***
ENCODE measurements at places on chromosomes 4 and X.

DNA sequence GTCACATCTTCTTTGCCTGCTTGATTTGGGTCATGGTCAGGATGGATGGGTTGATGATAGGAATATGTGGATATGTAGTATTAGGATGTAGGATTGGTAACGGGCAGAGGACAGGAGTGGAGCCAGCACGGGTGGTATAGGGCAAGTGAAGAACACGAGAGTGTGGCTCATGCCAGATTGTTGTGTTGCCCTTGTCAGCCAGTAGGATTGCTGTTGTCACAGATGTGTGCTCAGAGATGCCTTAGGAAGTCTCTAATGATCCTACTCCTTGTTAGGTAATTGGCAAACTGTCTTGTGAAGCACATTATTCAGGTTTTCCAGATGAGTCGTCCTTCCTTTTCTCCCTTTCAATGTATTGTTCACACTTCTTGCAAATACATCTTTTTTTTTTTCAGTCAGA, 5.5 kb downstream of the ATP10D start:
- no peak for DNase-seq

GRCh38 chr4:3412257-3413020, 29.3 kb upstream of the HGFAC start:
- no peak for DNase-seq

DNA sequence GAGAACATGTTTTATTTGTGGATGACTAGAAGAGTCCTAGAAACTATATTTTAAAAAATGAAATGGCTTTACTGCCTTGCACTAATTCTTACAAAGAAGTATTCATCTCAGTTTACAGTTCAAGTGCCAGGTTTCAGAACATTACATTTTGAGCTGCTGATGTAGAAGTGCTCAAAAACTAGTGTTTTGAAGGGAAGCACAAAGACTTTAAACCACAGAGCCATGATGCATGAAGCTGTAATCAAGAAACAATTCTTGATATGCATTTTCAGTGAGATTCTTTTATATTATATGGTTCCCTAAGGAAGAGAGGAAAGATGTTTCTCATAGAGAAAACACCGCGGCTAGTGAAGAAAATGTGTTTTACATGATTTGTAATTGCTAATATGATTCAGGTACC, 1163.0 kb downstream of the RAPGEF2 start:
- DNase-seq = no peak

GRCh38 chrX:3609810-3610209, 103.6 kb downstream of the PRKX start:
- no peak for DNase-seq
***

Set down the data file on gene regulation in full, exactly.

ENCODE measurements at places on chromosomes 4 and X.

DNA sequence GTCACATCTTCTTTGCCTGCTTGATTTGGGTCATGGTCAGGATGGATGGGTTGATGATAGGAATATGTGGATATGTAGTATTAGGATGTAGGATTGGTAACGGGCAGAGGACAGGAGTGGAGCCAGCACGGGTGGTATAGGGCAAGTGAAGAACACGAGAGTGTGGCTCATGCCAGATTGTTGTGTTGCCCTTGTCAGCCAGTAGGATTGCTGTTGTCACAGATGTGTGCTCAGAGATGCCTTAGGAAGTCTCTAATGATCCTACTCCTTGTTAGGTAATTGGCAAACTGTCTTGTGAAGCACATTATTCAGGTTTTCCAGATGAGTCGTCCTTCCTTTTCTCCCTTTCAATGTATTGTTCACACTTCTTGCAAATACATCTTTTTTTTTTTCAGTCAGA, 5.5 kb downstream of the ATP10D start:
- no peak for DNase-seq

GRCh38 chr4:3412257-3413020, 29.3 kb upstream of the HGFAC start:
- no peak for DNase-seq

DNA sequence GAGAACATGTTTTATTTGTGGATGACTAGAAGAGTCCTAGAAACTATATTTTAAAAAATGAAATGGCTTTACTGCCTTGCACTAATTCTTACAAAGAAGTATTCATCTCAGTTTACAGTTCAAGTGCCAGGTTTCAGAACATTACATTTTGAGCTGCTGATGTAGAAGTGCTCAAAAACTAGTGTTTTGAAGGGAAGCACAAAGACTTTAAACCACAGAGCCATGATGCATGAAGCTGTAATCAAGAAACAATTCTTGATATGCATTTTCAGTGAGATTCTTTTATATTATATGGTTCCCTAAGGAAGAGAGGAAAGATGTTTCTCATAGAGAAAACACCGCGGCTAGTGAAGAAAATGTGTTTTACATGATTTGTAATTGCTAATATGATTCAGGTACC, 1163.0 kb downstream of the RAPGEF2 start:
- DNase-seq = no peak

GRCh38 chrX:3609810-3610209, 103.6 kb downstream of the PRKX start:
- no peak for DNase-seq